Consuming Contests: Outcome Uncertainty and Spectator Demand for Contest-based Entertainment

60 Pages Posted: 10 Feb 2021 Last revised: 20 Jul 2021

See all articles by Patrick J. Ferguson

Patrick J. Ferguson

The University of Melbourne

Karim R. Lakhani

Harvard Business School - Technology and Operations Management Group; Harvard Institute for Quantitative Social Science; Harvard University - Berkman Klein Center for Internet & Society

Date Written: February 7, 2021

Abstract

Contests that non-contestants consume for entertainment are a fixture of economic, cultural and political life. We look to professional sports and exploit injury-induced changes to teams' line-ups to examine whether individuals prefer to consume contests that have more uncertain outcomes. Using data from the Australian Football League, we fi nd that a one standard-deviation increase in game outcome uncertainty causes, on average, an 11.2% increase in attendance. Our results extend
research on contest design and information preferences by showing that spectators strongly prefer evenly-balanced contests and appear to derive entertainment utility from suspense and the resolution of uncertainty.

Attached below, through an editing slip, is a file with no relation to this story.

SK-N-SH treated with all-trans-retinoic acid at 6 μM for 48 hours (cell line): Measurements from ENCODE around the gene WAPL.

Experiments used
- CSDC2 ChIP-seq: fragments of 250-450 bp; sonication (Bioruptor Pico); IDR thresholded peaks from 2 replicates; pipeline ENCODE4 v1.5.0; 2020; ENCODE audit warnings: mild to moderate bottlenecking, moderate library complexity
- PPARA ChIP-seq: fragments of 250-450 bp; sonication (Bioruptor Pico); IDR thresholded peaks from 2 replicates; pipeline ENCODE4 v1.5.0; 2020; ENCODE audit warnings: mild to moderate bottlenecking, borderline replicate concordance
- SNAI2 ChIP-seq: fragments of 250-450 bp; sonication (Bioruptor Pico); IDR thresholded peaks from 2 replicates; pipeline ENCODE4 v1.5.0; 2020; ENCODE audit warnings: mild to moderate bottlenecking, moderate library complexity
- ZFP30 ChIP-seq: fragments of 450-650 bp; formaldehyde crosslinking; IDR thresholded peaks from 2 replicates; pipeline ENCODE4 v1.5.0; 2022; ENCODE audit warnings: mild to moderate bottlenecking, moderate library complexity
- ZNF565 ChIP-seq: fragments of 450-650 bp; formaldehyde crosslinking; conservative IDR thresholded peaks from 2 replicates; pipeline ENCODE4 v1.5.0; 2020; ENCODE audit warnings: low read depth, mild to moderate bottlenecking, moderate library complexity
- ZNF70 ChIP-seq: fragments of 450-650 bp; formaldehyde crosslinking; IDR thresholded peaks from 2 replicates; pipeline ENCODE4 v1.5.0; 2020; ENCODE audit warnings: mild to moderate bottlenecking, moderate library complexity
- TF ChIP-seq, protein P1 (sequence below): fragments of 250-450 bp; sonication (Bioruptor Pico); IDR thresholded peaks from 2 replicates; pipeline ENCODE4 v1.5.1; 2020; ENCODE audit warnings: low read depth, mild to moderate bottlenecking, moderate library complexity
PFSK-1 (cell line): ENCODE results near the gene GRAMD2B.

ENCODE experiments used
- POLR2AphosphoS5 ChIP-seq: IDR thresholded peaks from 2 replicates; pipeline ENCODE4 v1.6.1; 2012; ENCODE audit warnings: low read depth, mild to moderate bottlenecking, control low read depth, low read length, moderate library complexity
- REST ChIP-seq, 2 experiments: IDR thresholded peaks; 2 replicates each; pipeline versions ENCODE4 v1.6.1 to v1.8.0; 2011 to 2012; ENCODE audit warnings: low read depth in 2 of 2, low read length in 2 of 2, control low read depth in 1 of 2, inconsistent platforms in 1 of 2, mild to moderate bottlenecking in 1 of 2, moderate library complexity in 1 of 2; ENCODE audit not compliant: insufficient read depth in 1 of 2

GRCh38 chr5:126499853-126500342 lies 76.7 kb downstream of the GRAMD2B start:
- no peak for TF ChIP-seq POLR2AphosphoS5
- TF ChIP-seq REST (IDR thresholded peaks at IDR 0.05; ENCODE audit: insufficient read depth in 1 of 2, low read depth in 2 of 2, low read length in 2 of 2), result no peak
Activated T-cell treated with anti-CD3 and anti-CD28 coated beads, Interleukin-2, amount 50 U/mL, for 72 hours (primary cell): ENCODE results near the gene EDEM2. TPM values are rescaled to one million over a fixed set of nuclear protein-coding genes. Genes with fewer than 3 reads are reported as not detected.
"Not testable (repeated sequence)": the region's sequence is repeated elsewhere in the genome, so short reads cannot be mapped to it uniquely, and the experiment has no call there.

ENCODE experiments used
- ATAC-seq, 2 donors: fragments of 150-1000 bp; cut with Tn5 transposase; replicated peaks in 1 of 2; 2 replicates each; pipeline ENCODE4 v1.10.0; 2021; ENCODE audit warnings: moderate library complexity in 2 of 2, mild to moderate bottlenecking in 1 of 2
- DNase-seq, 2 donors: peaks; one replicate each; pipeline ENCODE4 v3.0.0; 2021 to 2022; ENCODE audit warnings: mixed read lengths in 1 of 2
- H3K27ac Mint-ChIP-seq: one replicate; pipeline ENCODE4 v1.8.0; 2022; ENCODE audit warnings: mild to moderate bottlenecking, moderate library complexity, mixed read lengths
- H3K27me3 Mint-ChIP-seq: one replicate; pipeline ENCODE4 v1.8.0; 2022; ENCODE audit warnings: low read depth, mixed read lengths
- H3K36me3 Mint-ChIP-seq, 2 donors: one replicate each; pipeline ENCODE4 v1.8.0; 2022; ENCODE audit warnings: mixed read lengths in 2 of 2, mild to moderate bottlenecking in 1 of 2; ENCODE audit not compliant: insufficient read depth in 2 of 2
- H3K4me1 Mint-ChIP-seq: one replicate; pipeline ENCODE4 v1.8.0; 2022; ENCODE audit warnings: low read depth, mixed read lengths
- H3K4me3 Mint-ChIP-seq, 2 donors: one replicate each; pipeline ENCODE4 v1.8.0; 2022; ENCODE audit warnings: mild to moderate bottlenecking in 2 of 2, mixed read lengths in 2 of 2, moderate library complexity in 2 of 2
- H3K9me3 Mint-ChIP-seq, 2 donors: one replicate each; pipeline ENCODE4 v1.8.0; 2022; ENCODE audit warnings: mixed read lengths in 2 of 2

Keywords: Contest design, information preferences, consumer demand

JEL Classification: Z20, L82, L83, M55

Suggested Citation

Ferguson, Patrick J. and Lakhani, Karim R., Consuming Contests: Outcome Uncertainty and Spectator Demand for Contest-based Entertainment (February 7, 2021). Harvard Business School Technology & Operations Mgt. Unit Working Paper No. 21-087, Available at SSRN: https://ssrn.com/abstract=3783339 or http://dx.doi.org/10.2139/ssrn.3783339

Patrick J. Ferguson

The University of Melbourne ( email )

Parkville, 3010
Australia

Karim R. Lakhani (Contact Author)

Harvard Business School - Technology and Operations Management Group ( email )

Boston, MA 02163
United States
617-495-6741 (Phone)

Harvard Institute for Quantitative Social Science ( email )

1737 Cambridge St.
Cambridge, MA 02138
United States

Harvard University - Berkman Klein Center for Internet & Society ( email )

Harvard Law School
23 Everett, 2nd Floor
Cambridge, MA 02138
United States

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